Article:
Not really anything to do with memory capabilities, it's more to do with number crunching.
The Bullet physics engine can handle any collision shape but the simpler the shape the better the performance, the simplest shape is a box, calculating collisions between boxes is mathematically pretty simple which is why you so often see demos with thousands of boxes to show off a BE implementation.
Spheres are also mathematically pretty simple, cylinders are slightly more complex as are cones.
Arbitrary mesh shapes are very complex and computationally very expensive so where possible the best approach is to break down a complex model into simpler shapes, GG can do this but IIRC it isn't implemented for dynamic entities.
Convex hulls are a compromise whereby a closest fit approach is used to reduce a complex mesh into a simpler less computationally expensive shape, in a lot of cases the resulting shape will match the visible shape well enough for most purposes.
For dynamic entities GG currently only allows box, sphere and cylinder collision shapes. If I read the OP correctly Preben has added another option, i.e. convex hulls.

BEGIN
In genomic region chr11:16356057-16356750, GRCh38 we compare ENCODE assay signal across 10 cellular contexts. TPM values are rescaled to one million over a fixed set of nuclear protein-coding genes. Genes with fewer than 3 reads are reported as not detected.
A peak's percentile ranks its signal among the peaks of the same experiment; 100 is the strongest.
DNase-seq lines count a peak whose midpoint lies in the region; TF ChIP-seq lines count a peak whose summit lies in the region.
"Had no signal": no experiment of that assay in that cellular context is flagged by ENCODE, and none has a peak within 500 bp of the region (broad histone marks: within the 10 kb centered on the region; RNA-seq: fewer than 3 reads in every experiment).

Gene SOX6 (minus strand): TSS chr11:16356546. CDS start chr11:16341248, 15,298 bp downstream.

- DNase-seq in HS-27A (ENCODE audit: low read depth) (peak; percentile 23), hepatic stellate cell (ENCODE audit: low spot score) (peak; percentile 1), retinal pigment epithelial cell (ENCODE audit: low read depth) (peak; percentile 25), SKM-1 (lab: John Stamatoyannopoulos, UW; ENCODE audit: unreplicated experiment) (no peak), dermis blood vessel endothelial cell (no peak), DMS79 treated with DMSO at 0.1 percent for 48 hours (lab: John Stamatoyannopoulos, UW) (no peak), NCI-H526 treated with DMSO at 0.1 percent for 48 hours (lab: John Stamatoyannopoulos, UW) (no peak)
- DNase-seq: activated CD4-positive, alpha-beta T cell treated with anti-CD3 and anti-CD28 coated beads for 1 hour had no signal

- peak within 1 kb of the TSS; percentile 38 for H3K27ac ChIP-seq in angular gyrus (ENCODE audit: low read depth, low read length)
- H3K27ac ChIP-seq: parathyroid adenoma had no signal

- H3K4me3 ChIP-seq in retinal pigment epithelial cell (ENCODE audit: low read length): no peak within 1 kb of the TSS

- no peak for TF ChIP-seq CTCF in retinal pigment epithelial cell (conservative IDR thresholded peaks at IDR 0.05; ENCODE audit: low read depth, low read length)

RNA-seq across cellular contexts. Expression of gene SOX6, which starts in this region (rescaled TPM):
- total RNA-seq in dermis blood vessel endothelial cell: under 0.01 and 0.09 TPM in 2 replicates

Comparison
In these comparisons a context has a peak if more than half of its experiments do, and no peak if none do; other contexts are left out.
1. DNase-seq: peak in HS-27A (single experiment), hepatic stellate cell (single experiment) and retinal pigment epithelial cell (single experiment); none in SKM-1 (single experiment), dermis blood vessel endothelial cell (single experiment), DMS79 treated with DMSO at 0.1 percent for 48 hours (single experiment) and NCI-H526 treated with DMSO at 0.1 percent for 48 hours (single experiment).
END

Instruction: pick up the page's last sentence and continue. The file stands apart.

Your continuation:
Cone shape could also be added relatively simply and with a bit more work I reckon that multiple physics shapes could be added for dynamic entities. But arbitrary mesh collision for dynamic entities are never going to be a good idea!
When I first started playing around with GG there was a way of making a dynamic entity have mesh collision and in my first stab at the moonlander demo I did used the lunar lander model with mesh collision (and nothing else on the level!), I got single figure FPS when moving it around dynamically!
The simplest answer is to choose dynamic entities for your game very carefully to make sure they fit one of the simpler collision shapes.
Been there, done that, got all the T-Shirts!